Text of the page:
When it comes to your expectations for your children's behavior, don't always assume the children know what those expectations are unless you clearly state them. Take, for example, a time when I learned that I could have been a little more specific about what I expected my child to do.

I was busy with one of motherhood's many forgettable tasks when one of my young sons came in complaining that his older brother had hit him. Frustrated as always with the constant tattling, I said, "Go hit him back." What I heard myself saying in my mind was, "I'm tired of tattling, so work it out yourself. I'm sure you'll think of a peaceful way to do it and will go on to play nicely while leaving me alone."

That wasn't quite what my son heard. He took me literally, went and found a hammer, and hit his brother on the head with it. When the bleeding child came in crying, his younger brother said to me, "You told me to hit him."

Yes, but ...

As parents, we might know what we mean when, arriving at the grocery store, we tell our children, "Be good. Behave. Be nice."

It is better, however, to make our expectations clear: "Do not touch anything. Walk beside me and hold onto the grocery cart - right here. Don't run down the aisle and don't push your brother. (Or hit him over the head with a hammer.)"

With the expectations clearly in place, the children know exactly what behavior is expected of them and stand excuseless if they choose not to obey.

Younger children might require a review - or several - before the behavior is adopted.

Before a trip to the library where my little granddaughter has pushed other children who want to play with the same train, or are even close to the books she wants to see, my daughter reviews her expectations with her daughter.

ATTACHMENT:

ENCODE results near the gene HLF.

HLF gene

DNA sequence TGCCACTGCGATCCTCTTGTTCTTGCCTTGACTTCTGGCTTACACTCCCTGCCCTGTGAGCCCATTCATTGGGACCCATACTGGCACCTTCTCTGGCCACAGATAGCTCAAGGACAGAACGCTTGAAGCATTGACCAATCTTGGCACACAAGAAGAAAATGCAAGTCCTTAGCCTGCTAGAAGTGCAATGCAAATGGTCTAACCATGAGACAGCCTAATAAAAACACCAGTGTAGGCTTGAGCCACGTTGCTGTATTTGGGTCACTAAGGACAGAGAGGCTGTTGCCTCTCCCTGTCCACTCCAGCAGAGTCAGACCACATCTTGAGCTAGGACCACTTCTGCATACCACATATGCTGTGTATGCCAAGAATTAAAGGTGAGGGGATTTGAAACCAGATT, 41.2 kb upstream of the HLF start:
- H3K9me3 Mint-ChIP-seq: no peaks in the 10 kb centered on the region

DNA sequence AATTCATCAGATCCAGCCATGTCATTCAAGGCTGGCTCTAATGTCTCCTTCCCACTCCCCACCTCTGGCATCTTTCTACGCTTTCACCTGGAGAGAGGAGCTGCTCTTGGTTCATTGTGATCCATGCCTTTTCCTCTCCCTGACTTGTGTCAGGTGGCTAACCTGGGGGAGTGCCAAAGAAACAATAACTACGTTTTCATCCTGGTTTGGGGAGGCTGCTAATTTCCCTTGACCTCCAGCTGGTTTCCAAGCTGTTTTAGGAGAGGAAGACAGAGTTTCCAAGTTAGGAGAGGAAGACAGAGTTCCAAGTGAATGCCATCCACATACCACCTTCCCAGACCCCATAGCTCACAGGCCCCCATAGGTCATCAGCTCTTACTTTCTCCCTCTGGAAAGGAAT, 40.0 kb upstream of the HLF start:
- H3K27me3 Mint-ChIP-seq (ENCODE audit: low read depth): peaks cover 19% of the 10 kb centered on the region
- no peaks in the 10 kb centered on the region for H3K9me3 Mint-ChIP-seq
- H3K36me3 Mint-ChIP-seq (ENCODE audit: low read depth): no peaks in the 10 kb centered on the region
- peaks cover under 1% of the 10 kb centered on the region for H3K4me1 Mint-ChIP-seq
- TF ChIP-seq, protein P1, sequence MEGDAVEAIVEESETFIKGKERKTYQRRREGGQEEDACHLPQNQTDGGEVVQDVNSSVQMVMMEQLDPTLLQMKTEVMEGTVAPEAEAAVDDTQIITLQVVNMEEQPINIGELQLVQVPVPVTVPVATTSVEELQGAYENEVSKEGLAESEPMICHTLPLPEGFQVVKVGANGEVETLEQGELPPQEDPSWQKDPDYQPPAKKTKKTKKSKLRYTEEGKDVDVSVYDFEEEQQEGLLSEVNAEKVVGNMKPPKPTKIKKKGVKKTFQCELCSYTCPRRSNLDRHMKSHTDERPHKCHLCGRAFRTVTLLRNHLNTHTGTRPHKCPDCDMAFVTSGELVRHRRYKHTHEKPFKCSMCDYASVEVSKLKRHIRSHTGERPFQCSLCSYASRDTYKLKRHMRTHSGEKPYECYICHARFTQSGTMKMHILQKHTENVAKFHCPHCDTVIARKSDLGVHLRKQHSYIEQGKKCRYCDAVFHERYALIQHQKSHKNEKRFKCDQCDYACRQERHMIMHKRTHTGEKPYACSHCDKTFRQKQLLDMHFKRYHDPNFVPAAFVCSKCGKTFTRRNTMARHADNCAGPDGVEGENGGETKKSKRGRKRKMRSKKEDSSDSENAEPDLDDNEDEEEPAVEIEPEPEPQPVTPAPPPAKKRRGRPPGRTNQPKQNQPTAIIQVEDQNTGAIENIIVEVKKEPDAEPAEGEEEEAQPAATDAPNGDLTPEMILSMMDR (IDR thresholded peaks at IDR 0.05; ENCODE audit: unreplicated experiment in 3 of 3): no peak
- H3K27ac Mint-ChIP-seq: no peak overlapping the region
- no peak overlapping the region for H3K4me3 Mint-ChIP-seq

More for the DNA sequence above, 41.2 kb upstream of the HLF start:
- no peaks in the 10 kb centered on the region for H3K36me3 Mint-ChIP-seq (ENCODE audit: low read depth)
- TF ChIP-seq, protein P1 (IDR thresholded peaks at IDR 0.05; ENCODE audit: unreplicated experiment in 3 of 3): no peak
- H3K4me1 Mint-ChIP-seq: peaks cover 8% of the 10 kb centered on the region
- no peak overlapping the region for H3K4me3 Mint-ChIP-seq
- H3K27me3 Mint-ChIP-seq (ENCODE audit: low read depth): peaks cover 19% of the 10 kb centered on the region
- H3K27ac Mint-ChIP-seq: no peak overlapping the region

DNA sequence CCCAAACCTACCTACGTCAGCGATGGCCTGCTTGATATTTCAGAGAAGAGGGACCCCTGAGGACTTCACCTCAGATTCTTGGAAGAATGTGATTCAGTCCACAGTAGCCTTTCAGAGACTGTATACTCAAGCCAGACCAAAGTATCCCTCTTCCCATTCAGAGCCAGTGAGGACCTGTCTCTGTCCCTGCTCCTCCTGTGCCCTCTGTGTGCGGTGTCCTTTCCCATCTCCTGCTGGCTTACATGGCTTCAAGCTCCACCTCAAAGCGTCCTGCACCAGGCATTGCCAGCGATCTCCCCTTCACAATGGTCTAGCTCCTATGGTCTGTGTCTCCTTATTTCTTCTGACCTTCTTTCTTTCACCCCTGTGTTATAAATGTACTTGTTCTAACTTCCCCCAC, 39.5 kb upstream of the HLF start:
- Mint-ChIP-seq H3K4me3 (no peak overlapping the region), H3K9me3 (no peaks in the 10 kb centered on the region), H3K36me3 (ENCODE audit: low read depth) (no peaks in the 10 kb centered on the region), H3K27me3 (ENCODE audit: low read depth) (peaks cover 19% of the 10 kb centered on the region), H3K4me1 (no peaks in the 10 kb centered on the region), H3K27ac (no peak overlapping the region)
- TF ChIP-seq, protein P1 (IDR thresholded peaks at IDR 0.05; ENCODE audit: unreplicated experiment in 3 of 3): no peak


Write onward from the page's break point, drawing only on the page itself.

"What don't we do in the library?" she asks.

Usually, my granddaughter responds, "We don't push our friends. We don't hit our friends."

When I was with them once, I saw a potential problem when a little boy about her age took over the train table. I saw my granddaughter struggle between the expectations she knew were in place and her natural tendency to get the offending "friend" out of the way.

"What don't we do?" I whispered.

"Push our friends," she answered. And that time she was able to make her behavior match the understood expectation.

In her mind it was much easier to understand "don't push other children" rather than "be good." 

At jobs, in school, at home, and out in the public, fulfilling expectations is much easier if those expectations are stated clearly at the correct age level and repeated as needed, and if the proper consequences are delivered when the expectations are not met.

Plus, no one gets hit with a hammer.

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